December 08, 2005

Every Bug Deserves Its Own URL

We use TestTrack Pro for bug tracking at my new job. Mostly i find it to be a ho-hum tool. I've seen better, and i've seen worse. But there is one thing about it that really bugs me. I want to be able to reference bugs -- in emails, in wiki pages, in documents -- and i want to make the links clickable: so anyone reading can click to see the actual bug report, along with any updates that have been made since. But TestTrack doesn't seem to support this.

I've gotten used to doing this kind of thing using Bugzilla and Jira and the tracker included in the SourceForge package. They all make it easy to access a bug report via a URL that embeds the bug number. See for your self with these examples using Bugzilla, Jira, and the SourceForge tracker. When compiling bug lists, whether to group related bugs or to pull together a release plan, i've gotten in the habit of including the URLs so that readers can immediately look up the details themselves. With time, the plan itself becomes a simple tool for tracking progress.

But i can't do this with TestTrack Pro, and it's driving me crazy. I have both a windows client and the web client for it. The problem with the web client seems to be that it uses a post to retrieve a particular bug record, and that means that the request can't be summarized in just a URL. The other tools don't have this problem because they use a get instead. I've been told that TestTrack violates web standards that stipulate that posts should only be used for transactions, whereas gets should be used for queries. All i know is that this is driving me nuts. This issue itself is making me start thinking that we'd be better off switching to another tool.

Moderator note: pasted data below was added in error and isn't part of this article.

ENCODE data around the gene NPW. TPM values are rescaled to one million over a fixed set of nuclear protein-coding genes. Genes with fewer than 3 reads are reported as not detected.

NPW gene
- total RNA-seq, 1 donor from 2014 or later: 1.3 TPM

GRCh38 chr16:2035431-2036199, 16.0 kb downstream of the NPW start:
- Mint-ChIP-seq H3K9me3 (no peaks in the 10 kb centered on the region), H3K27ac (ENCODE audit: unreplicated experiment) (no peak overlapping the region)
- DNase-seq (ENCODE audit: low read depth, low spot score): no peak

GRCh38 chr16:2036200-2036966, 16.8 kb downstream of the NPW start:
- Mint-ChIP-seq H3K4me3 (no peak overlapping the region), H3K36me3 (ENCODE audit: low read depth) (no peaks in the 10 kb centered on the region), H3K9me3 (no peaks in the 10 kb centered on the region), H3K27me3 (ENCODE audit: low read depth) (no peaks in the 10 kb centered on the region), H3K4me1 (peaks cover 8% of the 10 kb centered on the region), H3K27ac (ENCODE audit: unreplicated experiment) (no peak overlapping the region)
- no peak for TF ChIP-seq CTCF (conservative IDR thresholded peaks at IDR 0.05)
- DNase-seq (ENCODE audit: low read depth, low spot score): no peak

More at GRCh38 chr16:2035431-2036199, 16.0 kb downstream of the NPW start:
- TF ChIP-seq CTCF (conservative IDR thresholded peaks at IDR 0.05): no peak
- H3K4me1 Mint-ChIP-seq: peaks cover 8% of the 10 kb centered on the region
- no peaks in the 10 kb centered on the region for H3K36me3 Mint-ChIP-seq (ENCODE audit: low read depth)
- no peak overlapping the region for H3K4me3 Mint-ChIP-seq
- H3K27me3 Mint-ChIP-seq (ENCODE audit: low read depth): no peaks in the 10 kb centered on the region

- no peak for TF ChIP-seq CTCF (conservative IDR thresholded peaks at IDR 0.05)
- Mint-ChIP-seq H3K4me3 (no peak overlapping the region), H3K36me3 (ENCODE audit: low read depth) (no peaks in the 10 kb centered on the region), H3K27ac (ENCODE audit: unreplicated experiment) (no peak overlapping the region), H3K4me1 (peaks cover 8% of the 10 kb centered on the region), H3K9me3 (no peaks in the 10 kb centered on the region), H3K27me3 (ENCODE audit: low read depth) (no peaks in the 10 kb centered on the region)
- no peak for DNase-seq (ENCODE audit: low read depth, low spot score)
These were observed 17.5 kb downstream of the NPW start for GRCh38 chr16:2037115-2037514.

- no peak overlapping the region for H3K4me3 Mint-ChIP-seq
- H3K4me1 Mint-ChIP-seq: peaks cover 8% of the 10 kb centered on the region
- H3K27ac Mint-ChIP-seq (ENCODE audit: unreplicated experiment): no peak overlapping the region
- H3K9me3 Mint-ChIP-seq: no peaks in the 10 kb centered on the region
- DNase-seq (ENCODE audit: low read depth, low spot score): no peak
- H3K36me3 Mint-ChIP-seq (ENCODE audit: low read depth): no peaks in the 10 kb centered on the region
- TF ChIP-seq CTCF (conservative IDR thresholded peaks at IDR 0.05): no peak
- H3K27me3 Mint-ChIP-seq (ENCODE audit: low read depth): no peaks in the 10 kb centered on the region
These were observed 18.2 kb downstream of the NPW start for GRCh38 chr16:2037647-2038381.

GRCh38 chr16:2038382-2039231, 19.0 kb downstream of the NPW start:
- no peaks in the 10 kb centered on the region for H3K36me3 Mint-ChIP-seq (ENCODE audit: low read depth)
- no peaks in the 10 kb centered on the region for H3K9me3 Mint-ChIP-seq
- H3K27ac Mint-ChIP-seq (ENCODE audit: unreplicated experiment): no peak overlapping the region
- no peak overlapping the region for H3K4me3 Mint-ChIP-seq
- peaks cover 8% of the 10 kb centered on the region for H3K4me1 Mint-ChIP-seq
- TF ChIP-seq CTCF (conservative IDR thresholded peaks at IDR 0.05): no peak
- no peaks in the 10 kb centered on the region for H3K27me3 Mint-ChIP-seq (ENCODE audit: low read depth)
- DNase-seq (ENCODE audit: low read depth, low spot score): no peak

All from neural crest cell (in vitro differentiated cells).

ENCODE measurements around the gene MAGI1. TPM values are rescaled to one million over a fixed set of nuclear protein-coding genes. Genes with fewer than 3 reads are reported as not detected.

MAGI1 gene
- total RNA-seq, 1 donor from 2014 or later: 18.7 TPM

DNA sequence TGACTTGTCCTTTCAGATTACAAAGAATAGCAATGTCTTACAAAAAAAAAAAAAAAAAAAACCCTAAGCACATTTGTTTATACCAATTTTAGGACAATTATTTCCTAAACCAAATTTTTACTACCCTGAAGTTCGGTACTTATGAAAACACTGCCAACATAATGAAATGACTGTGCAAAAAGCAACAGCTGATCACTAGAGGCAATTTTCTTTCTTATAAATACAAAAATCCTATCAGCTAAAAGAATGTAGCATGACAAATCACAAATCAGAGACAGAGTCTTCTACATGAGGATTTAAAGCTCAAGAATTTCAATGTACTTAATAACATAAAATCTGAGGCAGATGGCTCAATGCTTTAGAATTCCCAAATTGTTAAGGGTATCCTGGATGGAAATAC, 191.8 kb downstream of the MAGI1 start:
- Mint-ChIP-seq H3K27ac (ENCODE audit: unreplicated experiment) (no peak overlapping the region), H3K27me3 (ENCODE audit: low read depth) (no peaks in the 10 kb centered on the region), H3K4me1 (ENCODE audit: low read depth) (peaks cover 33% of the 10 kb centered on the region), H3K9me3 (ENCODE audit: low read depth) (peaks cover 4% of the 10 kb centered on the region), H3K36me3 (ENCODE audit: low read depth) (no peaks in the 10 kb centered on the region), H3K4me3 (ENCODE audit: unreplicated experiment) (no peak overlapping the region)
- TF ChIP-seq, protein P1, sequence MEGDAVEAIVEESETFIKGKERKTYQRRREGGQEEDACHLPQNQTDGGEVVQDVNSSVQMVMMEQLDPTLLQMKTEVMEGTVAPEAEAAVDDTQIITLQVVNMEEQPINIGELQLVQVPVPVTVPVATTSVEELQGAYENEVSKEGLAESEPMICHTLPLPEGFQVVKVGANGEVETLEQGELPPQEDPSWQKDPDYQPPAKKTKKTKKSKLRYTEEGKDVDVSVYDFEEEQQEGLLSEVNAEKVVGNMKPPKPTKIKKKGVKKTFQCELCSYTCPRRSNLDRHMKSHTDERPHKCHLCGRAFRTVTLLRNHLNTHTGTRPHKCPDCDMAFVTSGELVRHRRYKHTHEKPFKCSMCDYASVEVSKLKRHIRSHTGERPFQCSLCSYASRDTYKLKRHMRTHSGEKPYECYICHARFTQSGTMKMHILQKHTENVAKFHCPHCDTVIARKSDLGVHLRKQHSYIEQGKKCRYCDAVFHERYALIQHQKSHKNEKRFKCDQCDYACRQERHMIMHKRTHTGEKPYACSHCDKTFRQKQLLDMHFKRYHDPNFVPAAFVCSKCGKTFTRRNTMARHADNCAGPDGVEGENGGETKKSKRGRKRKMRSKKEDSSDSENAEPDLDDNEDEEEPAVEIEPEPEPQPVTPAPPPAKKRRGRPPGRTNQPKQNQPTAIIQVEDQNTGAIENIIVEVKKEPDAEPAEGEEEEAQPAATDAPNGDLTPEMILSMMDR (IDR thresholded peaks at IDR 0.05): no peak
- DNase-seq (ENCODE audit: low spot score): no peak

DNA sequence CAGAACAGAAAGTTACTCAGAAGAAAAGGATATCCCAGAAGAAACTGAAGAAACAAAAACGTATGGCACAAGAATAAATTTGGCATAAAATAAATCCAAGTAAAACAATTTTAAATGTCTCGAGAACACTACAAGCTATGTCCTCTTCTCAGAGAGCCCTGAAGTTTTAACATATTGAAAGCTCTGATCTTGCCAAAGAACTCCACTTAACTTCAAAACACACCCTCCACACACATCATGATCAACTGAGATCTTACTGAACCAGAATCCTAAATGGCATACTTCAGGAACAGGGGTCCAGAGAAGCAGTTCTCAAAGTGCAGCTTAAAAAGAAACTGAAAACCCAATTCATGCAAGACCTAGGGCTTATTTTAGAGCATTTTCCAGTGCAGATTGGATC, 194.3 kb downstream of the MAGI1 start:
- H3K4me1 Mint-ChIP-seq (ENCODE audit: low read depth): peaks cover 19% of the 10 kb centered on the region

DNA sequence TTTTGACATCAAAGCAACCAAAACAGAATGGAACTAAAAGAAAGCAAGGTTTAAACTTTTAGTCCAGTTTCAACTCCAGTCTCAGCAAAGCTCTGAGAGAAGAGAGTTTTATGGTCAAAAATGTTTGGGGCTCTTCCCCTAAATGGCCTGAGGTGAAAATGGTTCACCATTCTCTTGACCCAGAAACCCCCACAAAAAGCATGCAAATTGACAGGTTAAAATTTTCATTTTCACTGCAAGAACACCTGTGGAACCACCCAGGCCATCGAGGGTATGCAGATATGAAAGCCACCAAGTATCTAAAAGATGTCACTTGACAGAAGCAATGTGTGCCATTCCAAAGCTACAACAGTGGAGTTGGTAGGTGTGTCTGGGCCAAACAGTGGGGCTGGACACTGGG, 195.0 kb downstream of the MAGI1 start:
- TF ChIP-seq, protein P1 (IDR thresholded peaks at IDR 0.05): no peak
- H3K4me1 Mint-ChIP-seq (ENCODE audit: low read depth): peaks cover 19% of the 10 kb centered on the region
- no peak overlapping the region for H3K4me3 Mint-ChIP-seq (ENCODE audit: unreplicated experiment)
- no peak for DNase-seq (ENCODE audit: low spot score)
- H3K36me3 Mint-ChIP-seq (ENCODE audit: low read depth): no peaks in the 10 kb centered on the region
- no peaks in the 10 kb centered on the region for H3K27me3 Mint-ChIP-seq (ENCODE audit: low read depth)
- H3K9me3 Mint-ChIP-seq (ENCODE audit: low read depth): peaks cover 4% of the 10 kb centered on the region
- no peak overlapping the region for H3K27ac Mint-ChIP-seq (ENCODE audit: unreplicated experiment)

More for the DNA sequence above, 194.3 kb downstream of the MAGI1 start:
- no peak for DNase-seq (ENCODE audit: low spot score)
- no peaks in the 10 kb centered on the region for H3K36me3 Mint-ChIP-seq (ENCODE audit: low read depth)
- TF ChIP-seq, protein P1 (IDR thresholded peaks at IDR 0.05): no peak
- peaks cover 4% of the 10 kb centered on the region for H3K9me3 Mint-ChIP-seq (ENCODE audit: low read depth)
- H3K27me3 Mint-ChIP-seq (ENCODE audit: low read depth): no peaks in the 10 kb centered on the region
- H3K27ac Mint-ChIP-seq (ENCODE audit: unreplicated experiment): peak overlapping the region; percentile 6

I want to make it easy to get people to look into the bug database. I want to get managers looking in there. I want to get everyone on the team looking at it, and fixing the bugs and updating the reports. I want it to be relevant and accurate. All too often documentation that is hard to reference and share and point people to is documentation that goes unread and unupdated. And if no one is looking at it, what's the point of taking care in keeping it up to date?

Am i crazy? What do you think? Does your tool allow you to reference a bug report using a URL? Do you use this "feature"? Put your details regarding the tools you use in comments, and i'll compile a matrix of which tools do and don't provide a URL for each bug report.

Update: December 28, 2005. Several commentors suggested i write a gateway script to convert a GET into a POST, but that didn't work out. In fact, as Danil suggested in comments, I found out that the Test Track interface actually works just as well with a GET as with a POST. That's good. However, one of the data items that needs to be submitted is a session variable named (misleadingly) "cookie", and there is no way for a gateway script to provide this. I was hoping that if it were omitted, Test Track would simply ask for your name and password, but it doesn't. And if you are already logged in, that still doesn't help, because there is no easy way to reuse your session id, because it really isn't a cookie, despite the name. So i'm giving up on this one.

(As i write this, i'm realizing that i could write a script that hard-coded my login and password in it, have it log into Test Track, get a valid and current session ID ("cookie") and then use that for the bug report. That would be hairy, insecure, and a long way off from my original goal of a simple URL. )

Here are additional tool details from comments:

Gives each bug a URL
Gemini
FogBugz

Isolates bugs from the world
PVCS Tracker
Mercury Test Director (previous release)

Posted by bret at 10:25 AM | Comments (5)